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I Now Pronounce You Chuck and Larry
2007Director: Dennis Dugan
Cast: Jessica Biel, Kevin James, Adam Sandler
huck and Larry admittedly looked like another terrible entry in the Sandler oeuvre. He and James play firefighters who agree to pose as a gay married couple so James’ kids can get his pension benefits. As Jessica Biel’s markedly gay- and eye-friendly lawyer puts it at one point, “Gays and lesbians haven’t been fighting for these rights for 40 years just to be made a mockery of.” Kinda dropped the soap on that one.
Or did they? One thing that’s nice about Adam Sandler’s new film is that it goes a long way toward just-kidding-be-humane, and he’s old enough now that dare I say that’s not just surprising screenplay editor Alexander Payne horning in to burst his bubble. Chuck and Larry has all the hallmarks of a bad Sandler movie: funny Steve Buscemi cameo (is there anything he can’t do?), unfunny Rob Schneider cameo (is there any ethnic stereotype he hasn’t played?), big courtroom finish with a teary speech.
The difference is that it tries harder, both as a frathouse comedy and morality play. When Sandler’s firefighter Chuck Levine is making fat jokes about the enormous tenant him and partner Larry Valentine are trying to rescue from a burning building, he makes it a point to get the fat guy to laugh himself. That’s the idea in a nutshell, even it quashes any standing NAAFA credibility with a fart joke immediately after. Chuck’s bedroom full of girls and a randy mailman who only makes mail-themed double entendres are old jokes made funny again just by the way the characters refuse to let up (Sandler’s bedroom is really full of girls) until you surrender a chuckle. And unlike say, Shallow Hal, this “message comedy” doesn’t need to ridicule its subject matter for punchline fodder—there’s not a true fag gag to be found.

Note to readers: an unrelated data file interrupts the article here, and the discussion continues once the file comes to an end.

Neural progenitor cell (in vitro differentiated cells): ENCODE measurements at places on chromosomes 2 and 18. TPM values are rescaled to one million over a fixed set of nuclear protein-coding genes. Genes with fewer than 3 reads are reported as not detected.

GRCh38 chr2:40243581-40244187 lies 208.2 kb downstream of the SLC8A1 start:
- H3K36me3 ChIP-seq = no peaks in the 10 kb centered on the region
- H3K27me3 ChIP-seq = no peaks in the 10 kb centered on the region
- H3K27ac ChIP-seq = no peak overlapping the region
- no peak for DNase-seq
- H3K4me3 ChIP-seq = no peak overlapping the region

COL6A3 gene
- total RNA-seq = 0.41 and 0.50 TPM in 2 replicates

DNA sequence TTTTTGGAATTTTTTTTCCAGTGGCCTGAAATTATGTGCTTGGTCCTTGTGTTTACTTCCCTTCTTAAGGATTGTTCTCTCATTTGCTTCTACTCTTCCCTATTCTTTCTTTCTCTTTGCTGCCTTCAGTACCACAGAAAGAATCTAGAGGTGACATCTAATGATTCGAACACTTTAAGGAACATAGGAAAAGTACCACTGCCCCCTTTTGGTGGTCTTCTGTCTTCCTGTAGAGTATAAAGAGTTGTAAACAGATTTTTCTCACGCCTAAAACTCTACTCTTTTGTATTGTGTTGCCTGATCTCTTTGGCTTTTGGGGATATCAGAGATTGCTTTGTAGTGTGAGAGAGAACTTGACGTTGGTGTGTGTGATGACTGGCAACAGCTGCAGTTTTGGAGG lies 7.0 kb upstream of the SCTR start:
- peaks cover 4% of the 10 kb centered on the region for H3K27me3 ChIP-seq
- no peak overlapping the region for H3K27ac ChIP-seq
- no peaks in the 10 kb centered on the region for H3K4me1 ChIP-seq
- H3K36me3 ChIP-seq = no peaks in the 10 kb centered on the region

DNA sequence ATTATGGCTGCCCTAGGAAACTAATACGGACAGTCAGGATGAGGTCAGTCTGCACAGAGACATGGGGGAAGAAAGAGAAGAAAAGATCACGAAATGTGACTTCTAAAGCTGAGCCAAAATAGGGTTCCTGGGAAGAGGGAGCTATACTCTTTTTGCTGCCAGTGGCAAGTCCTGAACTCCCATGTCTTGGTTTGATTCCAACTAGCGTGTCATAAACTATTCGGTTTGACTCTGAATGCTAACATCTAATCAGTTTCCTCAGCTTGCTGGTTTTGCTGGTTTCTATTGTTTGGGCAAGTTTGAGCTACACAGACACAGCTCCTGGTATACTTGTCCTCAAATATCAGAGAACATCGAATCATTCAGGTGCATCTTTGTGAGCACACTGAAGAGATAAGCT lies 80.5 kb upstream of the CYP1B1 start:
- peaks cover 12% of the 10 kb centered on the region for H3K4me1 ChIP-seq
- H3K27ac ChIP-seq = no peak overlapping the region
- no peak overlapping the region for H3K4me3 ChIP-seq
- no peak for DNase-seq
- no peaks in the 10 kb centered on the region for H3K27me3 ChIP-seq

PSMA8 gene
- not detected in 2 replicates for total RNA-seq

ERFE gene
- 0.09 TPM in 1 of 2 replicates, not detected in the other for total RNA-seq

The film mostly milks hilarious reactions from the homophobia of the straight sidemen. Emphasis on the “phobia,”.... total soap-drop panic ensues when a nude Ving Rhames croons Whitney Houston in the firehouse showers. There’s also yuks to be had about Chuck and Larry’s own cluelessness about the gay lifestyle—Chuck thinks it helps his disguise to tell people he “wrestled in high school…and liked it.” One especially satisfying running joke is that he can’t figure out why everyone thinks he’s the “catcher,” and not the sensitive, child-rearing Larry.
Not that trash comedy has to be P.C. to earn my good marks, but with Sandler’s target audience, Rob Schneider’s bucktoothed “yellowface” routine as wedding preacher may get as many laughs as the good stuff. Other than him, the cast is perfect: Dan Aykroyd comes out of hiding to play an overly frank fire chief, Buscemi plays a witty “villain,” who isn’t painted anymore evil than necessary, Rhames is excellent, and dare I say Sandler has cut off his comedic sandbags, like the annoying tantrums that earmarked The Waterboy and Big Daddy.
Chuck and Larry is hardly a major achievement, especially when sandwiched between Judd Apatow’s two definitive 2007 comedies, Knocked Up and Superbad. But for Dugan, whose back pages include The Benchwarmers among others, and Sandler, whose dramatic turn in Punch-Drunk Love is even a bit loud, it’s a nice exercise in restraint. Sandler and James massage each scene with goofy, faux-macho dialogue without overdoing things, so that a hobo dancing the hora at their wedding comes as a nice topper rather than a “what’s next” sideshow. Only the obligatory romance with Biel sags Sandler’s game a bit, but I’ll dig whatever sugar the straight audience needs to help the homo acceptance down. Shows there’s a lesson in tolerance here even for this reviewer.
I Now Pronounce You Chuck and Larry is currently in wide release.
By: Dan Weiss
Published on: 2007-08-24